How do I choose a homeschool curriculum?

There are dozens of high-quality textbooks and curriculum packages,  and the most important thing to remember is to choose a curriculum that you will use. Most companies who sell homeschool curriculum allow you to view pages and samples of their material online.

Will my high school student be able to go to college?

Colleges are increasingly recognizing the benefits of welcoming homeschooled students into their institutions. They are typically motivated, persistent and well-rounded students. 

Can I homeschool if I am a single parent?

Yes, many single parents homeschool their children.

Do I need a teaching degree to homeschool my children?

No, you do not need a teaching degree to homeschool your children. 

Is homeschooling more effective than public school?

The Homeschool Legal Defense Association (HSLDA) has reported that homeschool students achieve a 30% higher GPA than public school students and an average of 15-30% higher grades. 

Can I homeschool my preschooler?

Preschool is one of the best times to homeschool your child and get them off to a great start. They can learn their ABCs, how to write their name and other basics. Homeschooling at the preschool level should include learning through lots of play and hands-on exploration.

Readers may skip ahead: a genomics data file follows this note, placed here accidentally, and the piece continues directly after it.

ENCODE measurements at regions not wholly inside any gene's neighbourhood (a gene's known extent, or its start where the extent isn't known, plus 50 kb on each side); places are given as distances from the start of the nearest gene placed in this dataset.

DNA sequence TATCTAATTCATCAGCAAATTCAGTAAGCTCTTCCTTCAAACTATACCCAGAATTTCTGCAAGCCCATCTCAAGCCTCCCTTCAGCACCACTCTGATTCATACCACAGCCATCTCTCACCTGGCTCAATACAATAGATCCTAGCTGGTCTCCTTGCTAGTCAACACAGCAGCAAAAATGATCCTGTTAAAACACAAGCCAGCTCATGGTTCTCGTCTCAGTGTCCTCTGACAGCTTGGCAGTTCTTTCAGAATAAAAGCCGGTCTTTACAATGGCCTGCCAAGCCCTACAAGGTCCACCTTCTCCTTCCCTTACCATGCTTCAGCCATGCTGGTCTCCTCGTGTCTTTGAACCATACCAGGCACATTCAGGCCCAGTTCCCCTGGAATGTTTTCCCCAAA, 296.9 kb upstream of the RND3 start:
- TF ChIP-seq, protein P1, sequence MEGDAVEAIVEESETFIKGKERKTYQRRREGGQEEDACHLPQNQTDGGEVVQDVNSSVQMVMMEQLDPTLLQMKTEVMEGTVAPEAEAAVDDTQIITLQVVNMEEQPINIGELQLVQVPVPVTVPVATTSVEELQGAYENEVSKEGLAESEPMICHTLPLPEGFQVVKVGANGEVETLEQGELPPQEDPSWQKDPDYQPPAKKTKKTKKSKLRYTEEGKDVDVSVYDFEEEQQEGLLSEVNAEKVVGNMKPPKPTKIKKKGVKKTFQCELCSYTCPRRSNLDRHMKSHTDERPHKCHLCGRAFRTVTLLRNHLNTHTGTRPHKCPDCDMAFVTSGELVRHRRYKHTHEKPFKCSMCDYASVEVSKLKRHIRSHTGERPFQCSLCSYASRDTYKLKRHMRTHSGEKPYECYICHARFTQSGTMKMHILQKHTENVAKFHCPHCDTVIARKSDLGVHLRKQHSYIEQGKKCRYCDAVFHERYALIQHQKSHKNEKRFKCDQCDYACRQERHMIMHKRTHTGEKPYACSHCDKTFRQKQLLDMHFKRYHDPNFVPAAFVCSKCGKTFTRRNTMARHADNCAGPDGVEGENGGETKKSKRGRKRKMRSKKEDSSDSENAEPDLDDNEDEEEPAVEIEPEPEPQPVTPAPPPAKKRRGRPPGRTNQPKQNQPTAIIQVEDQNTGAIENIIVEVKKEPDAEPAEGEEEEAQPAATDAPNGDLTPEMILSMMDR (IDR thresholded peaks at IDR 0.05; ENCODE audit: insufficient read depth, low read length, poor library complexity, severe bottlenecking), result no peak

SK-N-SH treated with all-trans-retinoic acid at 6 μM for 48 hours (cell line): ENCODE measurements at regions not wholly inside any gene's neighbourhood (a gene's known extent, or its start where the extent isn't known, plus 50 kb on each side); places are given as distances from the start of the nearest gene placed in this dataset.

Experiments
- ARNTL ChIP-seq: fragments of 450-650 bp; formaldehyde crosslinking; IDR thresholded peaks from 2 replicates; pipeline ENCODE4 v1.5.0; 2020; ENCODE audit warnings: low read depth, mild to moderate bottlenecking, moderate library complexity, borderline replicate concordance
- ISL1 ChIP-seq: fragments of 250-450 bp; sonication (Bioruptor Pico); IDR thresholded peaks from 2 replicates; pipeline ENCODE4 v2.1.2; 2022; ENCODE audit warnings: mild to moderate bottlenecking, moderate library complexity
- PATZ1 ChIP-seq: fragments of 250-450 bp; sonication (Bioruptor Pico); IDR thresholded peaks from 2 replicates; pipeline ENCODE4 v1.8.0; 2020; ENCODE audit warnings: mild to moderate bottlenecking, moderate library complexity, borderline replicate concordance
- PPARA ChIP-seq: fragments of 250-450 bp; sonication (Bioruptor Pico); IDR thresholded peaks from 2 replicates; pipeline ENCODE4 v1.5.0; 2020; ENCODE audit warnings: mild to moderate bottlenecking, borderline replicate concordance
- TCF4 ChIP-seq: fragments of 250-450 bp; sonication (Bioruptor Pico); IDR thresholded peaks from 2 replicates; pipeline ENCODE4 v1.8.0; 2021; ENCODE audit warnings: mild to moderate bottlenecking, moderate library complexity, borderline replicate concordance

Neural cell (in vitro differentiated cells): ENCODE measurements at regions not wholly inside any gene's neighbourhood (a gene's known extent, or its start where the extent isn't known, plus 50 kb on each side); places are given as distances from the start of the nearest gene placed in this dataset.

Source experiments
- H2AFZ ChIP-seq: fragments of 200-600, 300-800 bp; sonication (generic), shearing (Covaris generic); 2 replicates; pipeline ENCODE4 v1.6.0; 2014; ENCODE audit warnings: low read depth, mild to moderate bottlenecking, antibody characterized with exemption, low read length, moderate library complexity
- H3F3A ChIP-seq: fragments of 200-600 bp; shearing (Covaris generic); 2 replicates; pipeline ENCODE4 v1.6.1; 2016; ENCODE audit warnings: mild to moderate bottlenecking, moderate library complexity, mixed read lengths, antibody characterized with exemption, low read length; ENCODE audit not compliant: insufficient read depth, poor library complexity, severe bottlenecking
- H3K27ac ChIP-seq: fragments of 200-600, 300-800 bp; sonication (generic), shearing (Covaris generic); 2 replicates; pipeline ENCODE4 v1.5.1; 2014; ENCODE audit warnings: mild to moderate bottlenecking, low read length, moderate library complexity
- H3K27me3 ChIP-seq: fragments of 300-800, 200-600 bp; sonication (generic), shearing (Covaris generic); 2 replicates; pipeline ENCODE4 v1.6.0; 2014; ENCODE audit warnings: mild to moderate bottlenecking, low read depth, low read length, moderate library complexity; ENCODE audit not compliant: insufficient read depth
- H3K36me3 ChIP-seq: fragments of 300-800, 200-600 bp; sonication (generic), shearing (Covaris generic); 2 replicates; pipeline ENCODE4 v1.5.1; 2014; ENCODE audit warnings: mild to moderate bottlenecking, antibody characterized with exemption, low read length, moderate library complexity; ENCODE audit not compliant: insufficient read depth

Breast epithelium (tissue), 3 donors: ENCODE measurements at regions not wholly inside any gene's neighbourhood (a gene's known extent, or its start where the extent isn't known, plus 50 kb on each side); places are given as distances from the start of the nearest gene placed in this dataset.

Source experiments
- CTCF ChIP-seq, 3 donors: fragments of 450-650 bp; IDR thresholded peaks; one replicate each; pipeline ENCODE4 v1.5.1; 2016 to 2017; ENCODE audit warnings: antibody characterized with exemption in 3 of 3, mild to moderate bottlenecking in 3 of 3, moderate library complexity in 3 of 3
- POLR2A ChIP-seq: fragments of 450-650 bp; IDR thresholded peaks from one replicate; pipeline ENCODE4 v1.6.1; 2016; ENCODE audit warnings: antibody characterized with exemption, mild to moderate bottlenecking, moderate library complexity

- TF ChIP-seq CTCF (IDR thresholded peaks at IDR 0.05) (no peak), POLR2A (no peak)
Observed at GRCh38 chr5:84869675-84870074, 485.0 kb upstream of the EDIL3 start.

Homeschooling your child with special needs is a great option because even if you are not a special education teacher, you are an expert on your child. Homeschool guidelines vary by state and resources and support for special needs education is readily available. 

How many hours a day should I homeschool my child?

A normal homeschool day typically takes less time than a traditional public school day. Although it is different for every family, it may take around one to three hours a day for elementary students, three hours for middle schoolers, and three to four hours a day for high school students. 

How can I teach subjects when I am not an expert? 

For the elementary levels, you can use a textbook with a teacher’s guide, which will give you all of the guidance you need. When your child starts high school,  you can reach out and join local homeschool groups, networks and seek online homeschool support. Remember that it is not expert academic authority that makes a successful homeschooling parent. Reports say that one-on-one learning and simple parental involvement are two of the most crucial components for success. 

How can my children participate in extracurricular activities?